The other day, Chili’s made the eye-catching announcement that its new limited-time-only chicken sandwich would put all the others “to shame.” Those are some extraordinarily bold words, and considering there’s a vulgar amount of competition floating around out there these days, there’d better be a damn good product to back up those claims. Our very own Aimee Levitt aimed to discover a unified theory of fried chicken sandwiches by taking a comprehensive look at the current offerings—and, by extension, our chaotic, chickeny state of mind. Breathe deeply. Dive deep into yourselves to find your inner sandwich.
I did my research to see if my nearest Chili’s, which is kind of far away by city standards, had the new chicken sandwich, and the website indicated that it was available. I had the option to get it delivered, but we all know that fried chicken in any form is at its absolute peak right out of the fryer. Also, I’m trying to acclimate myself to finally going back out post-vaccine. Still, if you had told me a month ago that my second post-shot meal inside a restaurant was going to be at Chili’s, I probably would have just stared at you silently for about an hour.
If you are interested in giving the new sandwich a spin, there is something very important for you to know: It’s only available online, and only for takeout. I have something very humbling to tell you. I wrote about Chili’s chicken sandwich announcement two days ago:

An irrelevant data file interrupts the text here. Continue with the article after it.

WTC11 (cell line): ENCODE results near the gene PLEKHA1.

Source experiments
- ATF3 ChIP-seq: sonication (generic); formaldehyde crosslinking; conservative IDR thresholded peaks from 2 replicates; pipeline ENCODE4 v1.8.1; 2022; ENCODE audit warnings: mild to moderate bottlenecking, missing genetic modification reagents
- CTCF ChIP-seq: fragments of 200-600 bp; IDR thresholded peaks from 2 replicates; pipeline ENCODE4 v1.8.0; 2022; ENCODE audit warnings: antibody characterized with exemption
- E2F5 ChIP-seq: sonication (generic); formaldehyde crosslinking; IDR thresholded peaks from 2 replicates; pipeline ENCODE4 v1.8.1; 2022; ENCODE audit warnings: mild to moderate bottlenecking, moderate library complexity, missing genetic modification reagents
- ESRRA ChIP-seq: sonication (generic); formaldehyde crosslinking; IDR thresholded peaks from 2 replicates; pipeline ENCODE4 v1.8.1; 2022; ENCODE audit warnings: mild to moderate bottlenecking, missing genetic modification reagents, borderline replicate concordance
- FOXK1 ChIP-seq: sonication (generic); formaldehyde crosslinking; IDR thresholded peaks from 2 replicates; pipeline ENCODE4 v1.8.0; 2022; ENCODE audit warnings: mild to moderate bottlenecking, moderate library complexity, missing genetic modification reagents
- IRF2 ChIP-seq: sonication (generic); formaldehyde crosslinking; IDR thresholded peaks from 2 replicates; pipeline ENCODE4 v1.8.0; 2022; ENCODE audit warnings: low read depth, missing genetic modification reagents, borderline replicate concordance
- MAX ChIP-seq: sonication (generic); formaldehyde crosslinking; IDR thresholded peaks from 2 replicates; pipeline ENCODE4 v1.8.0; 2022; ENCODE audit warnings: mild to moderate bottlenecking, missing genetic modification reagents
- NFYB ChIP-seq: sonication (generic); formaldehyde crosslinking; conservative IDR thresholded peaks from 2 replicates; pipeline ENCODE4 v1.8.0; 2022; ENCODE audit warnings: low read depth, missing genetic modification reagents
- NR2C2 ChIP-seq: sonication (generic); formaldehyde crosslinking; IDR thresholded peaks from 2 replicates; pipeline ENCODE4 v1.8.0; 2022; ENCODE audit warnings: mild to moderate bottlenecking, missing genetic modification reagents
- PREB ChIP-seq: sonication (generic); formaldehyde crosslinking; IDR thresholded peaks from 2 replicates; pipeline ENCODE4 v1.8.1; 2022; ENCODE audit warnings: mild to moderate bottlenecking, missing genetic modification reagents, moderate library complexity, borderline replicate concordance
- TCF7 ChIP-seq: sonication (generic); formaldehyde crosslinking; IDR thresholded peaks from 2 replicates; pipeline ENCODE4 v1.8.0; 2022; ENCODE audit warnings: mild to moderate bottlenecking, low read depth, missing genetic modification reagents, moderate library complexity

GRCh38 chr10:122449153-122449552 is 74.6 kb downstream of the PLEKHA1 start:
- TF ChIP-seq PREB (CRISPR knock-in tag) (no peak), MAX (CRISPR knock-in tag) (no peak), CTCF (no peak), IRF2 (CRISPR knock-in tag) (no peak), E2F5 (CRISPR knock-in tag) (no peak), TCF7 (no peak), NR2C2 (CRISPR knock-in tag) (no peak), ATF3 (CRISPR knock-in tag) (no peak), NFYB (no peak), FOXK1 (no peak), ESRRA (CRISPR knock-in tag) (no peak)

You can judge for yourself by ordering it in person at the restaurant (to-go orders only) or for delivery via the Chili’s app or website. It’s part of a $10 deal that includes a non-alcoholic drink, an appetizer, and an entrée.
Yes, I totally just quoted myself. Worse still, I forgot this when I was actually sitting in the restaurant. In my defense, The Takeout has been writing a whole lot about chicken sandwiches, and my memory has classified them all as one giant Chicken Sandwich. So I didn’t bother to ask if the sandwich was available until my fiancée and I had driven over to the restaurant, sat down, and ordered drinks. And then I was gently and apologetically denied my chicken sandwich. So to pretend like I wasn’t ashamed of myself, we ordered something else and put an old $25 gift card to good use. At the end of our meal, I sheepishly went online and ordered the chicken sandwich and grabbed it at the to-go counter on our way out. I 100% feel like an assclown, but at least I can now report that the fajitas still come out on a very active sizzle platter, and they’re just as reliable as they’ve ever been. And also, the Quesadilla Explosion Salad is still on the menu. Never change, Applebee’s. Wait. I meant Chili’s. Chili’s.
To avoid making the same mistakes I did, know that the new sandwich is only available online via the “3 For $10" menu. And to add to the confusion, if you’re not part of Chili’s loyalty program, the sandwich is a $3 upcharge on the 3 For $10 menu. This isn’t exactly a great thing to find out last second. The press release doesn’t state the stipulation and I only learned about it after I emailed a representative to find out why I’d been charged extra.
[Update: That very same Chili’s rep let me know that the sandwich is indeed available for dine-in, to-go or for delivery through the Chili’s app or on its website, and that my experience was just a one-off mistake.]